How to Conduct Effective Training Needs Analysis

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In the Malaysian context, where retail and service industries play significant roles in the economy, the lack of a systematic TNA process could mean not keeping up with technological advancements and market demands, which in turn could hinder growth and sometimes even decrease staff morale.

Understanding Your Industry: First things first, we need to get a good grasp of what’s happening in our industry here in Malaysia. What skills are in demand? What’s changing? Keeping up with industry news and checking out what the successful companies are doing can give us some great insights. Search for Reputable Organization to Benchmark your goals, example: Malaysia Productivity Corporation, National Occupational Skills and Standards and so on. 

There are three levels of Training Need Analysis (TNA): 1) Organizational level, 2) Departmental level, & 3) Individual level. Organizational-level TNA assesses how training can support an organization’s overall strategic goals. Departmental-level TNA identifies department-specific training needs to enhance performance. Individual-level TNA pinpoints the training requirements of individual employees to help them excel in their roles and advance in their careers. Identifying TNA at these three levels is important in order to set training priority.


Rolling Up Our Sleeves: Conducting TNA

Your TNA needs to match the yearly business direction and align training programs with the strategic goals and objectives of the organization. It involves understanding the broader market trends, technological advancements, and competitive dynamics within Malaysia. You need to focus on skills that support in creating unique positioning for your organization, such as Omnichannel or New Retail Training, Strategy Planning and Execution Training. You can also download a full talent development pathway and training plan by Human Resource Development Corporation (HRD Corp), Malaysia Retail Association (MRA), Malaysia Franchise Association (MFA) and Bumiputera Retail Organisation (BRO) in this link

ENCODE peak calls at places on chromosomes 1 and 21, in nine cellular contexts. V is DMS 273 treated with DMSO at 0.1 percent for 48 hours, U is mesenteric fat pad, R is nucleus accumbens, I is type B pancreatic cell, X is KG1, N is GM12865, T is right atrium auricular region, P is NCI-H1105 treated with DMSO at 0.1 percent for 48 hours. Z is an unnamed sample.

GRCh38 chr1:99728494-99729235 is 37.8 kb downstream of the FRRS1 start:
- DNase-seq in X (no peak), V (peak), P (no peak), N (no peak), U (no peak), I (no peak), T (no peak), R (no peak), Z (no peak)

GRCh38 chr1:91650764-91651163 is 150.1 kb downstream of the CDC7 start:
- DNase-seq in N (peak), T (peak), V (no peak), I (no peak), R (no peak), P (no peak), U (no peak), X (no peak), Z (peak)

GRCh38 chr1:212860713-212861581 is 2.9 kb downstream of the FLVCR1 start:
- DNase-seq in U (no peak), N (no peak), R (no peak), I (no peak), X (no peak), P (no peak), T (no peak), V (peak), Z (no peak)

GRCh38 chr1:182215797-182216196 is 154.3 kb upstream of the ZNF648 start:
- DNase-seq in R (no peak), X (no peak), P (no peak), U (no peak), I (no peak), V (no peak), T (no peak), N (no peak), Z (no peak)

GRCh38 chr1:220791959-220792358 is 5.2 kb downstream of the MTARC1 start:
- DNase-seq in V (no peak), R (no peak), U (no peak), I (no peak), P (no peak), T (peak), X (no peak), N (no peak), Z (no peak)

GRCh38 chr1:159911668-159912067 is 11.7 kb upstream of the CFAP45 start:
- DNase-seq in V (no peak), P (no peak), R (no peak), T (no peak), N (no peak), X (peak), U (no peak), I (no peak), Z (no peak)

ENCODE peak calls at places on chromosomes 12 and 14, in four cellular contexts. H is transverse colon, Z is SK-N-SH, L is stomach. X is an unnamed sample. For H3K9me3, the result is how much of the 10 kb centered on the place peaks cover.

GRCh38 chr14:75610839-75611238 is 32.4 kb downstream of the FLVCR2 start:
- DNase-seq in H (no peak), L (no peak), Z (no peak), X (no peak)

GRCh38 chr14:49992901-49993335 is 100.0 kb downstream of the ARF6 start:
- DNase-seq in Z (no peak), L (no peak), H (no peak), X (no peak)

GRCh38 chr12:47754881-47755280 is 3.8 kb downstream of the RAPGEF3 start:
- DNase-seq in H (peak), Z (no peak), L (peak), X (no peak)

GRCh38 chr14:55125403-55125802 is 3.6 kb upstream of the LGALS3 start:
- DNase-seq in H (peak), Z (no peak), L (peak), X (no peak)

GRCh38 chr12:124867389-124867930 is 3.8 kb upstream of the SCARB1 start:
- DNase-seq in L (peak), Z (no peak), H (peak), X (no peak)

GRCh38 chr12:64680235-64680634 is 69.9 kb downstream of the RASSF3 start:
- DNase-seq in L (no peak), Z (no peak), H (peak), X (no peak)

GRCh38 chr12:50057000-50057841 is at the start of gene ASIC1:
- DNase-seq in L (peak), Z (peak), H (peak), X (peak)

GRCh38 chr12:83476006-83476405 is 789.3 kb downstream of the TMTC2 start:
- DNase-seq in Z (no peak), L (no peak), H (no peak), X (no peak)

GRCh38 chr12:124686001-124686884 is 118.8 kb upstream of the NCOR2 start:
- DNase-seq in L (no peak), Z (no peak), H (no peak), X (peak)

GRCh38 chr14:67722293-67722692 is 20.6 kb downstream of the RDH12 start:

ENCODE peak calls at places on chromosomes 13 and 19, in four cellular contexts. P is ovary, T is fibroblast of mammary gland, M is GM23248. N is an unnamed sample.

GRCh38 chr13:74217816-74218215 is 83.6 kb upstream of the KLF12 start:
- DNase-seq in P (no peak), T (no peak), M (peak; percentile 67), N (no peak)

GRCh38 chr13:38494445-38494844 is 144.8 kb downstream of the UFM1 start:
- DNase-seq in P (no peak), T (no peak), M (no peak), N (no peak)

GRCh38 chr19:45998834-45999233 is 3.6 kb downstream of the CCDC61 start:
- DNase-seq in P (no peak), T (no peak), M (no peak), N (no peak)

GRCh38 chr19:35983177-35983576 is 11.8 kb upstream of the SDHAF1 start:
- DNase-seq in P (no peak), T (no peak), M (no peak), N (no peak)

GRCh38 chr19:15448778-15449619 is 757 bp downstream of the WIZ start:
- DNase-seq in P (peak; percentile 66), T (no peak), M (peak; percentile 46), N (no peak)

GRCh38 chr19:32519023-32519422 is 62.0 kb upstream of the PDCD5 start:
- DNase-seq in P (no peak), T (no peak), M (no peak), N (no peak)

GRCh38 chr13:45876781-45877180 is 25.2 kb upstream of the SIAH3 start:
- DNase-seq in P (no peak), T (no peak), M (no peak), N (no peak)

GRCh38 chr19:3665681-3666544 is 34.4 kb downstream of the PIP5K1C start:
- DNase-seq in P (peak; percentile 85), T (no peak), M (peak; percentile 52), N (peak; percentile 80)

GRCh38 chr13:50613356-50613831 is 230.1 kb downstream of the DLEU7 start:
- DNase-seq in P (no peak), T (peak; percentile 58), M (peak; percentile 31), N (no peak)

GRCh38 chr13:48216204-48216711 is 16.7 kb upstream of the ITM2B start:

Setting Priorities: Not all skills are created equal. We need to decide which ones are most important for our business right now, and which ones can wait a little bit. This is where our clear goals come in handy – they help us stay focused on what matters most.


Table: Prioritizing Training Needs


Skill Number of Employees Needing Training Importance to Business Goals Priority
Skill A 15 High Top
Skill B 20 Medium Medium
Skill C 10 Low Low

Making It Happen: Implementation

Next, HR professionals can explore various training delivery options—weighing the cost-effectiveness and suitability of in-house versus external programs to meet specific training needs. Once decided, they should create a practical action plan detailing the rollout schedule, leaders, and necessary resources, ensuring alignment with the TNA outcomes. The implementation should be closely tracked and monitored, with regular feedback from employees to gauge the effectiveness of the training and to identify areas for skill improvement. This feedback loop is essential for making adjustments and fostering an environment of continuous improvement. The goal is to keep refining the TNA process, leveraging insights from each iteration to enhance team performance and contribute to the organization’s growth.

And finally, the key to a great TNA? Never stop improving. Use what you learn this time to make your next TNA even better. It’s all about continuous improvement – for our team, and for our vision.


And there you have it – a practical, straightforward guide to Training Needs Analysis in Malaysia. By following these steps, you’ll ensure your team has the skills they need to thrive, both now and in the future. So, let’s get started – your future-ready team awaits


Written by Nik Nur Azizah

SHRA Corporate Trainer

Nik is a trainer from SH Retail Academy. Her working background focuses mainly on coaching and advising people to focus on team goals and identifying team strengths. Her passion in training and learning led her to join the SHRA team as Corporate Trainer for their mission in helping people learn, progress, and use knowledge that fits retail industry needs.

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